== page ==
CARES Act Changes for Businesses and Individuals
Payment Protection Program (PPP) Loans
The program would provide cash-flow assistance through 100 percent federally guaranteed loans to employers who maintain their payroll during this emergency. If employers maintain their payroll, the loans would be forgiven, which would help workers remain employed, as well as help affected small businesses and our economy to snap-back quicker after the crisis. PPP has a host of attractive features, such as forgiveness of up to 8 weeks of payroll based on employee retention and salary levels, no SBA fees and at least six months of deferral with maximum deferrals of up to a year. Small businesses and other eligible entities will be able to apply if they were harmed by COVID-19 between February 15, 2020 and June 30, 2020. This program is retroactive to February 15, 2020, in order to help bring workers who may have already been laid off back onto payrolls. Loans are available through June 30, 2020.
How much can I get?
- Depending on your business’s situation, the loan size will be calculated in different ways.
- Maximum loan is $10 million
- 4% Interest rate
- 10-year term
- $0 loan fees, $0 prepayments
How do I apply for a PPP Loan?
- Ask your banker/lender
- All current SBA 7(a) lenders are eligible lenders for PPP. The Department of Treasury will also be in charge of authorizing new lenders, including non-bank lenders, to help meet the needs of small business owners.
How is forgiveness calculated?
- Forgiveness on a covered loan is equal to the sum of the costs listed below incurred during the covered 8-week period compared to the previous year or time period, proportionate to maintaining employees and wages
- Payroll costs plus
- Plus Interest on any covered mortgage obligation (not including any prepayment or payment of principal on a covered mortgage obligation)
- Plus any payment on any covered rent obligation
- Plus and any covered utility payment.
How do I apply for forgiveness of the PPP loan?
- Apply through your banker/lender. You will need:
- Documentation verifying the number of employees on payroll and pay rates, including IRS payroll tax filings and State income, payroll and unemployment insurance filings
- Documentation verifying payments on covered mortgage obligations, lease obligations, and utilities.
- Certification that the documentation provided is true and that the amount that is being forgiven was used in accordance with the program’s guidelines for use.
What happens if any of the loan is not forgiven?
- Any loan amounts not forgiven at the end of one year is carried forward as an ongoing loan with max terms of 10 years, at 4% max interest. Principal and interest will continue to be deferred, for a total of 6 months to a year after disbursement of the loan. The clock does not start again.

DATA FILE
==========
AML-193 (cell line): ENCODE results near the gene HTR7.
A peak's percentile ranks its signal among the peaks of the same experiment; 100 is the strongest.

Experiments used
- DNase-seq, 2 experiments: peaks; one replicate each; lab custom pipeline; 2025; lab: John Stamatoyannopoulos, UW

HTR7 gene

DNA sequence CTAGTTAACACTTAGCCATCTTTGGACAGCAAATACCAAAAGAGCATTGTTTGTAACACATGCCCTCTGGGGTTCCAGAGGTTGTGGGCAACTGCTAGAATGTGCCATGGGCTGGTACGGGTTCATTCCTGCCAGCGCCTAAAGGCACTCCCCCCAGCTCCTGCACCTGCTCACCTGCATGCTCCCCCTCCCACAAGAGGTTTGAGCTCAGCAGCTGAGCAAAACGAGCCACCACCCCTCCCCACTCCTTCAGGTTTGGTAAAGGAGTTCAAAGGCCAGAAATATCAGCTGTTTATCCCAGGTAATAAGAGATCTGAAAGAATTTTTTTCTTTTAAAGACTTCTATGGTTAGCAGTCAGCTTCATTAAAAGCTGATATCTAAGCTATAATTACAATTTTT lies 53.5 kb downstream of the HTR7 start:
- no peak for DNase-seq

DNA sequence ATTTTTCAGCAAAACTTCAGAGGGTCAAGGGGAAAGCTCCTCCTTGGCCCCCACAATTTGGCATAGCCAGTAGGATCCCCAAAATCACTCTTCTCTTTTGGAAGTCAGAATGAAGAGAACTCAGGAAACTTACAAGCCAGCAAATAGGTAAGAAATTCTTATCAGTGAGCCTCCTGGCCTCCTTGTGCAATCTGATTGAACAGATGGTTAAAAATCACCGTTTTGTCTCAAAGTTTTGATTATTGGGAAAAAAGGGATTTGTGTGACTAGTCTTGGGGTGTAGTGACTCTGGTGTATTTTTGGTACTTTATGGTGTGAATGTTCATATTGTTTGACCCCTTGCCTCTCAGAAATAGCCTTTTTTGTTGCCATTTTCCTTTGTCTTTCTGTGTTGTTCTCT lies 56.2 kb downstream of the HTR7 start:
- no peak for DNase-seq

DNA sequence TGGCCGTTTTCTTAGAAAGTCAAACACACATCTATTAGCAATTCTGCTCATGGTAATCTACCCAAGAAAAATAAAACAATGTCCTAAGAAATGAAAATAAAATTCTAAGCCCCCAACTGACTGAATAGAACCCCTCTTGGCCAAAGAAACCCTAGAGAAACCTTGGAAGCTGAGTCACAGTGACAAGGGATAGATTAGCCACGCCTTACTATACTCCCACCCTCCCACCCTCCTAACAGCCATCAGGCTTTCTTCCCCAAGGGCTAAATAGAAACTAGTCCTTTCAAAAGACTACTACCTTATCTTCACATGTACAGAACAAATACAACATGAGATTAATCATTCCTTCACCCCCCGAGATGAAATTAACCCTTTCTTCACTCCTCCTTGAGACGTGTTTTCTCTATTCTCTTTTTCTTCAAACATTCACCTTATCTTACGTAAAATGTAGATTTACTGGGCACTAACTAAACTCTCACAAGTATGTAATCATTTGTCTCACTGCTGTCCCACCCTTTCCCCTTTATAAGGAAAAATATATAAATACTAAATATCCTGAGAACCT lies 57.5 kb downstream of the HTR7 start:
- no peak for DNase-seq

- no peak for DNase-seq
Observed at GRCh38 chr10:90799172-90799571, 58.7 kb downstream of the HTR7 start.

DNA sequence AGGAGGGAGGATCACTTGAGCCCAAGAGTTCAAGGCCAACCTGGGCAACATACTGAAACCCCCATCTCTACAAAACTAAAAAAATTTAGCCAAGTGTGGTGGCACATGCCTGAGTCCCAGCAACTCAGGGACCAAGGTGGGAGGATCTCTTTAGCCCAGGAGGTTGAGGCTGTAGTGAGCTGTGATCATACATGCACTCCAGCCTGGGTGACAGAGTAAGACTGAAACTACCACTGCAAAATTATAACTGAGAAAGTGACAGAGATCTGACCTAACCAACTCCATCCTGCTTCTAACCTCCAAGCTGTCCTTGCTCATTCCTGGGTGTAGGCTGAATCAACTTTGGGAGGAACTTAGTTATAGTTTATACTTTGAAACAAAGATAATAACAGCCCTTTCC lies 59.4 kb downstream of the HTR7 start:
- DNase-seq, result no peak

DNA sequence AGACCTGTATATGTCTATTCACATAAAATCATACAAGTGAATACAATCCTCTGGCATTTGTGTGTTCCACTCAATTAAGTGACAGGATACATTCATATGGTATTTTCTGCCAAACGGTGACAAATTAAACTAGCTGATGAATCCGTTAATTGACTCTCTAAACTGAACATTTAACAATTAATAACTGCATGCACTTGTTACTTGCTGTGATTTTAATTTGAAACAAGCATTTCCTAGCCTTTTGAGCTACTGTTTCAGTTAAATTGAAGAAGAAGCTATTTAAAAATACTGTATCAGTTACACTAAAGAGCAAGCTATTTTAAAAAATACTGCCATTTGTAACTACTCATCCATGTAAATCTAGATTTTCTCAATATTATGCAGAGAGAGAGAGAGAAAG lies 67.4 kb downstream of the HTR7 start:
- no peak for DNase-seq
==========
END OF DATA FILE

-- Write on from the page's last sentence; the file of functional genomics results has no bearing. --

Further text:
In addition to the Payment Protection Program, the CARES act has also made some changes to the Economic Injury Disaster Loan which can be applied for on its own or in addition to the Payment Protection Program.
Economic Injury Disaster Loan – (EIDL)
- Small businesses with generally:
- Less than 500 employees
- Less than $35 million in revenue
- Maximum loan: $2 million
- Advance up to $10,000 available within 3 days – see Economic Injury Disaster Loan below
- 3.75% interest, up to 30 years
- Used for financial obligations and operating expenses that could have been met had the disaster not occurred
- Collateral: UCC lien against business assets
- Personal Guarantee required for loans greater than $200,000 from 20% + owners and/or managing members of LLCs
Apply directly through the SBA: Apply Here
- IRS form 4506T – tax transcript: Here
- Personal financial statement: Here
- Schedule of Liabilities: Here
May be requested after application:
- Most recent Business tax return
- Most recent Federal income tax return for principals, general partners or managing member and affiliates
- Monthly sales figures: Here
- P&L, Balance Sheet
Economic Injury Disaster Loan Advance/Grant
- Must first apply for SBA Economic Injury Disaster Loan (EIDL)
- Apply for Loan Advance within three days of applying for Economic Injury Disaster loan*
- *If you have already applied for an EIDL you can still apply for the grant, new EIDL loans seeking the grant should apply within 3 days of applying for the EIDL
- Emergency advance of up to $10,000 to small businesses and private non-profits harmed by COVID-19
- Upon successful application, funds made available within three days
- $10,000 loan advance will not have to be repaid
- If you apply for the an EIDL and receive the $10,000 advance but the EIDL is denied you will not have to repay the advance
- If also applying for the Paycheck Protection Program (PPP), the EIDL grant will be subtracted from the amount from the paycheck protection loan that is forgivable
Employee retention credit for employers
- Refundable payroll tax credit for up to 50% of qualifying wages paid
- Eligible Employers